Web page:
In my last post about Capital, I asked, if the flow of capital nowadays is so ephemeral, can we even talk of a thing called capital?

Marx´s definition of capital is simple : "Capital is money ; Capital is commodities." Money can buy commodities ; commodities can buy money.

Let us imagine two scenarios :

(1) A farmer produces a certain amount of oats, and sells it to a merchant for 100 pounds. With this 100 pounds he buys clothes for himself.

(2) A merchant buys a certain amount of oats with 100 pounds. He then sells the oats for 110 pounds.

In both of these scenarios, commodities and money are being circulated ; and in both, we have buyers and sellers. The difference is this : "the simple circulation of commodities (in scenario (1)) begins with a sale and ends in a purchase, while the circulation of money as capital (in scenario (2)) begins with a purchase and ends in a sale." In (1) "the money is in the end converted into a commodity, that serves as a use-value ; it is spent once and for all." But in (2), the agent "lets the money go, but only with the sly intention of getting it back again. The money, therefore, is not spent, but merely advanced."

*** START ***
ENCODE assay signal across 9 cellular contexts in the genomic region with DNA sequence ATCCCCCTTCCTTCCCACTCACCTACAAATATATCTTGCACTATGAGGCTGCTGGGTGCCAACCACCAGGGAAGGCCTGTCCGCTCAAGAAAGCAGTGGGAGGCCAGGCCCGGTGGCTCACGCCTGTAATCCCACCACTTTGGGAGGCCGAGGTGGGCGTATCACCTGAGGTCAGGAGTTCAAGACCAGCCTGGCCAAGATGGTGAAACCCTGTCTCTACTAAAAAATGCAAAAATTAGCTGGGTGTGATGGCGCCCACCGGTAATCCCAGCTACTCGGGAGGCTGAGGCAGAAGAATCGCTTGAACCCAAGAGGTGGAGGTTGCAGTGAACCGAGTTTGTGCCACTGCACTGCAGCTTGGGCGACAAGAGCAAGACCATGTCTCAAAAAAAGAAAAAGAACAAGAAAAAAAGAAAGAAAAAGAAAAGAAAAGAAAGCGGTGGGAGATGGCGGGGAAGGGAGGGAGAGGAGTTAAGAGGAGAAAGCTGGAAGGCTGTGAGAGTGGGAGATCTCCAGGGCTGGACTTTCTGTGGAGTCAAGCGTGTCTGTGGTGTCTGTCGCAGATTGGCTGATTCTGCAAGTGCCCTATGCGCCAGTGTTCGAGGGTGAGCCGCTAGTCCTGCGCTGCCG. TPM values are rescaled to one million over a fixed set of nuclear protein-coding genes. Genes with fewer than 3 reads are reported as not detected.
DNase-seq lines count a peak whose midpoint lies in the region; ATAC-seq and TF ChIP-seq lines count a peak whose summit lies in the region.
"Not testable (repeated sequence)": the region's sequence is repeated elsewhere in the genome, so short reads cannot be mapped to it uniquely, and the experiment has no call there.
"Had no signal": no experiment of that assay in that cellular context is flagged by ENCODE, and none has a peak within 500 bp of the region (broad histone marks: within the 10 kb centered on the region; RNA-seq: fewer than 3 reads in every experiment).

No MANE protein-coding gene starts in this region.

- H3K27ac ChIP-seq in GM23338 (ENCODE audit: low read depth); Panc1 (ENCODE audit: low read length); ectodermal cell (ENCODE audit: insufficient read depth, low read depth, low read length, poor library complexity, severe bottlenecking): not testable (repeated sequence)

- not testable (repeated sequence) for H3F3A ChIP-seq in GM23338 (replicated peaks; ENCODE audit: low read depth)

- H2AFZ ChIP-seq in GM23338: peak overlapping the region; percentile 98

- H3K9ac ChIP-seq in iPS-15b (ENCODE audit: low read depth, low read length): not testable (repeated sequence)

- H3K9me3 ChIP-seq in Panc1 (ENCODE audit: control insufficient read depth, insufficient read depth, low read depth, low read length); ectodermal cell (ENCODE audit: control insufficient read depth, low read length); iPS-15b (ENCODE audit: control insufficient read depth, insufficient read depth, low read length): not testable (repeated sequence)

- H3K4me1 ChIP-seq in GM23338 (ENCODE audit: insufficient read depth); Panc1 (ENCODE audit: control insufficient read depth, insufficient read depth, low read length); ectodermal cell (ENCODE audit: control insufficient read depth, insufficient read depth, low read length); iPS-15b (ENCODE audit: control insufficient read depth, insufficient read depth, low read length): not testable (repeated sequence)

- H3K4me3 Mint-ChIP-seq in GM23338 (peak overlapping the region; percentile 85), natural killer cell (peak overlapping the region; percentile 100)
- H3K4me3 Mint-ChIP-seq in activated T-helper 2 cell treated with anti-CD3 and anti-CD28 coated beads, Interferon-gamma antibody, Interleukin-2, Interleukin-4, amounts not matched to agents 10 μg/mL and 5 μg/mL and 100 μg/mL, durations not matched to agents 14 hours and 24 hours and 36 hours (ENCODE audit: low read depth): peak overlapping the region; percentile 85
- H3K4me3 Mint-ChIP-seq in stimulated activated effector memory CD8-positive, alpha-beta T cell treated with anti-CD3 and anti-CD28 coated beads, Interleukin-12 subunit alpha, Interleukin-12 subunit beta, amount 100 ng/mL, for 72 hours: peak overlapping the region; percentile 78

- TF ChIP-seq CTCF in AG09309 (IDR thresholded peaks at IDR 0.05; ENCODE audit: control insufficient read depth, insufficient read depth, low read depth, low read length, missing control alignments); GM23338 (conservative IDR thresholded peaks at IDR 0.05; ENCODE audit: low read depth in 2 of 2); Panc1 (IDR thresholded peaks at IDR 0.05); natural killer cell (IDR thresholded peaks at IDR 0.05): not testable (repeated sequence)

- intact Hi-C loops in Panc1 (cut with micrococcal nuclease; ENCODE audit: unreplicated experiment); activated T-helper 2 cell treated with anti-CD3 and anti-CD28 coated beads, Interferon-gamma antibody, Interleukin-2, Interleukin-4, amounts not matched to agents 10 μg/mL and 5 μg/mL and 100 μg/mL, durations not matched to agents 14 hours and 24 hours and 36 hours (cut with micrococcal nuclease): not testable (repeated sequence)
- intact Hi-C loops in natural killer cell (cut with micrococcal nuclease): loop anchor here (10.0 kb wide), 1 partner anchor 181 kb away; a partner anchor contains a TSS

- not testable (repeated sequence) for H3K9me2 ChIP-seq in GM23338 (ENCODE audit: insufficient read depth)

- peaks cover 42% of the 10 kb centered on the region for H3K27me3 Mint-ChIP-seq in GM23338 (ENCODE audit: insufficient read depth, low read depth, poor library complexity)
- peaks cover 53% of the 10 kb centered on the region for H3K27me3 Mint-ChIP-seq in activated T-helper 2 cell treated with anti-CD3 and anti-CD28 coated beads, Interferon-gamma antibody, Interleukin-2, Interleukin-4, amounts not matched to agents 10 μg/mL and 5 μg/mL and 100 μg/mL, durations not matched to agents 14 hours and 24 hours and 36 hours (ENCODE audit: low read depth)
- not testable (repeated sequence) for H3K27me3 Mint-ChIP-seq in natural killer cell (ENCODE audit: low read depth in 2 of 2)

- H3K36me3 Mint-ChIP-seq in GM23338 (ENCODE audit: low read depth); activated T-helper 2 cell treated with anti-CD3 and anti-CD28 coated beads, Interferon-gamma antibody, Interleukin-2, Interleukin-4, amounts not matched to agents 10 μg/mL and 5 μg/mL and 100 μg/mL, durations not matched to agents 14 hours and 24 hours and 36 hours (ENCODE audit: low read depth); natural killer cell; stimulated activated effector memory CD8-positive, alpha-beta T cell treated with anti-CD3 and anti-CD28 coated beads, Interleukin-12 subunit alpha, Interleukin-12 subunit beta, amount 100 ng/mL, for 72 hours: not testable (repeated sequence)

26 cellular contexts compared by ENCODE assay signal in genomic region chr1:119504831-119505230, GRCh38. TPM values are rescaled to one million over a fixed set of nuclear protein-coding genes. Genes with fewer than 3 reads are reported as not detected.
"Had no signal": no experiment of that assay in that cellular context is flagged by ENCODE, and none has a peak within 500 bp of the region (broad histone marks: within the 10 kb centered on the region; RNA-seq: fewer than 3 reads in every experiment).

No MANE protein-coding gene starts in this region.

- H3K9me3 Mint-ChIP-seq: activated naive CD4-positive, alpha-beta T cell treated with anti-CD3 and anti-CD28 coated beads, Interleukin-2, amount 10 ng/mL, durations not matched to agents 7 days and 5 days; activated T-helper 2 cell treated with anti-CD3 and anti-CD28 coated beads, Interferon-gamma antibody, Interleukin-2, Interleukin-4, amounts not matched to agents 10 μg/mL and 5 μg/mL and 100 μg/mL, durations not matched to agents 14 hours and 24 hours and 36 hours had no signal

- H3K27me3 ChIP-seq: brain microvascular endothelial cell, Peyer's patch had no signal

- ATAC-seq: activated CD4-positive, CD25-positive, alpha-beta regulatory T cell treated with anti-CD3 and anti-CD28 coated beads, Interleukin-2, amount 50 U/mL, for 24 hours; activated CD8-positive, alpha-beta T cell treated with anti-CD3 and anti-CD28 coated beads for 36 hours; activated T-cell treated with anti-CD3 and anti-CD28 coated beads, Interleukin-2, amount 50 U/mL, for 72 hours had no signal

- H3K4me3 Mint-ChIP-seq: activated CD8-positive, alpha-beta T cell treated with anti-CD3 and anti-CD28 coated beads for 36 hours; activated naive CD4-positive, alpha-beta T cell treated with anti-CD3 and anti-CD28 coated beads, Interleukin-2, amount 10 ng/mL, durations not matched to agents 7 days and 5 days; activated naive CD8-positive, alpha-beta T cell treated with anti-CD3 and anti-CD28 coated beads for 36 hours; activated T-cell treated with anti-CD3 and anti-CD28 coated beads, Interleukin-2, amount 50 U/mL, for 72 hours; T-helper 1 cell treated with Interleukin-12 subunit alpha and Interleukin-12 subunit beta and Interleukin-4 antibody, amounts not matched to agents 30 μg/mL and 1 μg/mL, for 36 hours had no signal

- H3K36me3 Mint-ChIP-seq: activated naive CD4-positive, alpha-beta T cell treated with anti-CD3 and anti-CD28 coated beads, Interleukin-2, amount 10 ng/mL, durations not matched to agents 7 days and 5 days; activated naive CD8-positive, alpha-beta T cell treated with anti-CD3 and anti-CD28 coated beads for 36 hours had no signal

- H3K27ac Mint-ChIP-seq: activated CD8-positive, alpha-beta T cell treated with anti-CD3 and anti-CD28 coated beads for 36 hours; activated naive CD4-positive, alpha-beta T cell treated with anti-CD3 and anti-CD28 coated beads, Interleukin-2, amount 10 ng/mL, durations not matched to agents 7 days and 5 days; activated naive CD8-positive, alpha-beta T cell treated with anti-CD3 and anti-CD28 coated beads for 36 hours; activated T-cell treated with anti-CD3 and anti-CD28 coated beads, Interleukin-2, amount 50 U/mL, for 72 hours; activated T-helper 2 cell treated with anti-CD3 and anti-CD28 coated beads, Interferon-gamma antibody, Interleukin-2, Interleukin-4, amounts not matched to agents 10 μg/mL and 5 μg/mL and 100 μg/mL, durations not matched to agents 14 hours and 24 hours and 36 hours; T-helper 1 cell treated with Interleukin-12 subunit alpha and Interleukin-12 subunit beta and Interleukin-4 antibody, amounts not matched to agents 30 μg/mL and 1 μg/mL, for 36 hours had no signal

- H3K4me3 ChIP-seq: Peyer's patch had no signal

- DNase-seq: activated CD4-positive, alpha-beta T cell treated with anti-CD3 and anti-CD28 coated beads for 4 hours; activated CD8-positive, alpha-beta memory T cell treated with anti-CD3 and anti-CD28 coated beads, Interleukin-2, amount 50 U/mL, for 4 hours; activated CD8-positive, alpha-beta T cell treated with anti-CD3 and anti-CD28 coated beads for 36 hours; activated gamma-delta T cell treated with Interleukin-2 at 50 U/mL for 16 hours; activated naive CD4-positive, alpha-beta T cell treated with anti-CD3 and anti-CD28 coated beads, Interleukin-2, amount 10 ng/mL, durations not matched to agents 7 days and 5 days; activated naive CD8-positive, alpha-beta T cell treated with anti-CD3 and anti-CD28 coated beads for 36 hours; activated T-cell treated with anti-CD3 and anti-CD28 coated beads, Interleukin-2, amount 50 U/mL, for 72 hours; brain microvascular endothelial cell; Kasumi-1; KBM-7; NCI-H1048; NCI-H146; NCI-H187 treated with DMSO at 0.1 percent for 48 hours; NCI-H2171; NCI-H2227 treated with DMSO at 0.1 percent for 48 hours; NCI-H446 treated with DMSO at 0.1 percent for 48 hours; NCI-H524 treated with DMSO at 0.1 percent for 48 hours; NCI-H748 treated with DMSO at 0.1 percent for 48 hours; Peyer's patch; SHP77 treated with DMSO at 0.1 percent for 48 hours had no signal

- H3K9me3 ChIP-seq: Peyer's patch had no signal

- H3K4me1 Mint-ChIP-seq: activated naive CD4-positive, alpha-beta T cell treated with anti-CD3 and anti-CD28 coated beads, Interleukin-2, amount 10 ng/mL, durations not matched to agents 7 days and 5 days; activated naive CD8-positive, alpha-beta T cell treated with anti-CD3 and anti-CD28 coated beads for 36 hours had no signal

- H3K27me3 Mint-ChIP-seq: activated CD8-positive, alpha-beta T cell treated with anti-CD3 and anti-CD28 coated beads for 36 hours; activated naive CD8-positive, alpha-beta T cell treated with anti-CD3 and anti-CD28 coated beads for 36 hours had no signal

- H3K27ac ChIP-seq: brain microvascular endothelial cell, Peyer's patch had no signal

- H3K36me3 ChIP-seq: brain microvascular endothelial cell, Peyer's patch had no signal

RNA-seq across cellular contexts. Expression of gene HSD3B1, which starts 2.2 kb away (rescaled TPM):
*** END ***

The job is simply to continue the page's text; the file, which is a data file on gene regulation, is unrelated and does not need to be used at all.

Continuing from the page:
Here we see the difference between what Marx calls use-value, and exchange-value. In scenario (1), which we can formularise as C-M-C, the intention of the transaction is the use-value of the final commodity, i.e. the warmth which the clothes will afford the buyer. In (2), M-C-M, the intention is the maximisation of the exchange-value of the commodity. In (2), the capitalist will seek to perpetuate the profits gained by his exchange, ad infinitum.